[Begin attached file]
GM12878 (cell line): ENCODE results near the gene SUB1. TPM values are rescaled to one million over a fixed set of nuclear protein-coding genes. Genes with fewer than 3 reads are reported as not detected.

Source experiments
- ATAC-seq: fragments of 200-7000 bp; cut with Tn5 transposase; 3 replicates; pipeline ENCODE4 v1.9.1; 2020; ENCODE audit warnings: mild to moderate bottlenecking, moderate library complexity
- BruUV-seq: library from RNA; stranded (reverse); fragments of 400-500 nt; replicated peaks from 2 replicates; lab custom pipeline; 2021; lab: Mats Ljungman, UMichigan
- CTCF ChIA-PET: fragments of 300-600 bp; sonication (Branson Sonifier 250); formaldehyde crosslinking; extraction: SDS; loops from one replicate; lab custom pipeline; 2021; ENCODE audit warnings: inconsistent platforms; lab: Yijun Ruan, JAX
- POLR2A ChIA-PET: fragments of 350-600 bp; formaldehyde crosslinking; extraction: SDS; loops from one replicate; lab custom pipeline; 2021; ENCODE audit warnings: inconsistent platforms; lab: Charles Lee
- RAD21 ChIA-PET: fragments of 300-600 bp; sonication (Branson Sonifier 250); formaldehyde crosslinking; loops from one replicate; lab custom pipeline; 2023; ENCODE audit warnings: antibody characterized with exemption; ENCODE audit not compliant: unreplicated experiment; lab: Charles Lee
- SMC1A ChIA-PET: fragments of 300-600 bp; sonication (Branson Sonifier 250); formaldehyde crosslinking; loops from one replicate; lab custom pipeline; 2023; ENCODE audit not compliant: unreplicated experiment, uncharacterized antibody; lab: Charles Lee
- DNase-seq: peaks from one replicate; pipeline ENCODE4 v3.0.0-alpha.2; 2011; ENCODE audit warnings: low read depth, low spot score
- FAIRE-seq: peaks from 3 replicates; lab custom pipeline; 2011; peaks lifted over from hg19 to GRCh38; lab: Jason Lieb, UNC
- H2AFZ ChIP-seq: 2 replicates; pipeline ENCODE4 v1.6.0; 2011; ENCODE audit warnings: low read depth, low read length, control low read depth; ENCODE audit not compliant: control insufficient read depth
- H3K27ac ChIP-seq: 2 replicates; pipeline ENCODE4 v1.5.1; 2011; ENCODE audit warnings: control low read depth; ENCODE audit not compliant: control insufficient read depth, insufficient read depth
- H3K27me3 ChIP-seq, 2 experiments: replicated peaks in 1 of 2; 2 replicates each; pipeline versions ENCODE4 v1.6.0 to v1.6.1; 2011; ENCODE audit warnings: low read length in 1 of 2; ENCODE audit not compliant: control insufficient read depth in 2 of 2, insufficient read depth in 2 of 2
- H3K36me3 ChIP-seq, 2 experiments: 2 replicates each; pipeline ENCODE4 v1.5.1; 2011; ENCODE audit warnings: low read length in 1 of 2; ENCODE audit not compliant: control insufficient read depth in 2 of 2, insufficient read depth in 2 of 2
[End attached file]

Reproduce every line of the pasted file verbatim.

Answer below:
GM12878 (cell line): ENCODE results near the gene SUB1. TPM values are rescaled to one million over a fixed set of nuclear protein-coding genes. Genes with fewer than 3 reads are reported as not detected.

Source experiments
- ATAC-seq: fragments of 200-7000 bp; cut with Tn5 transposase; 3 replicates; pipeline ENCODE4 v1.9.1; 2020; ENCODE audit warnings: mild to moderate bottlenecking, moderate library complexity
- BruUV-seq: library from RNA; stranded (reverse); fragments of 400-500 nt; replicated peaks from 2 replicates; lab custom pipeline; 2021; lab: Mats Ljungman, UMichigan
- CTCF ChIA-PET: fragments of 300-600 bp; sonication (Branson Sonifier 250); formaldehyde crosslinking; extraction: SDS; loops from one replicate; lab custom pipeline; 2021; ENCODE audit warnings: inconsistent platforms; lab: Yijun Ruan, JAX
- POLR2A ChIA-PET: fragments of 350-600 bp; formaldehyde crosslinking; extraction: SDS; loops from one replicate; lab custom pipeline; 2021; ENCODE audit warnings: inconsistent platforms; lab: Charles Lee
- RAD21 ChIA-PET: fragments of 300-600 bp; sonication (Branson Sonifier 250); formaldehyde crosslinking; loops from one replicate; lab custom pipeline; 2023; ENCODE audit warnings: antibody characterized with exemption; ENCODE audit not compliant: unreplicated experiment; lab: Charles Lee
- SMC1A ChIA-PET: fragments of 300-600 bp; sonication (Branson Sonifier 250); formaldehyde crosslinking; loops from one replicate; lab custom pipeline; 2023; ENCODE audit not compliant: unreplicated experiment, uncharacterized antibody; lab: Charles Lee
- DNase-seq: peaks from one replicate; pipeline ENCODE4 v3.0.0-alpha.2; 2011; ENCODE audit warnings: low read depth, low spot score
- FAIRE-seq: peaks from 3 replicates; lab custom pipeline; 2011; peaks lifted over from hg19 to GRCh38; lab: Jason Lieb, UNC
- H2AFZ ChIP-seq: 2 replicates; pipeline ENCODE4 v1.6.0; 2011; ENCODE audit warnings: low read depth, low read length, control low read depth; ENCODE audit not compliant: control insufficient read depth
- H3K27ac ChIP-seq: 2 replicates; pipeline ENCODE4 v1.5.1; 2011; ENCODE audit warnings: control low read depth; ENCODE audit not compliant: control insufficient read depth, insufficient read depth
- H3K27me3 ChIP-seq, 2 experiments: replicated peaks in 1 of 2; 2 replicates each; pipeline versions ENCODE4 v1.6.0 to v1.6.1; 2011; ENCODE audit warnings: low read length in 1 of 2; ENCODE audit not compliant: control insufficient read depth in 2 of 2, insufficient read depth in 2 of 2
- H3K36me3 ChIP-seq, 2 experiments: 2 replicates each; pipeline ENCODE4 v1.5.1; 2011; ENCODE audit warnings: low read length in 1 of 2; ENCODE audit not compliant: control insufficient read depth in 2 of 2, insufficient read depth in 2 of 2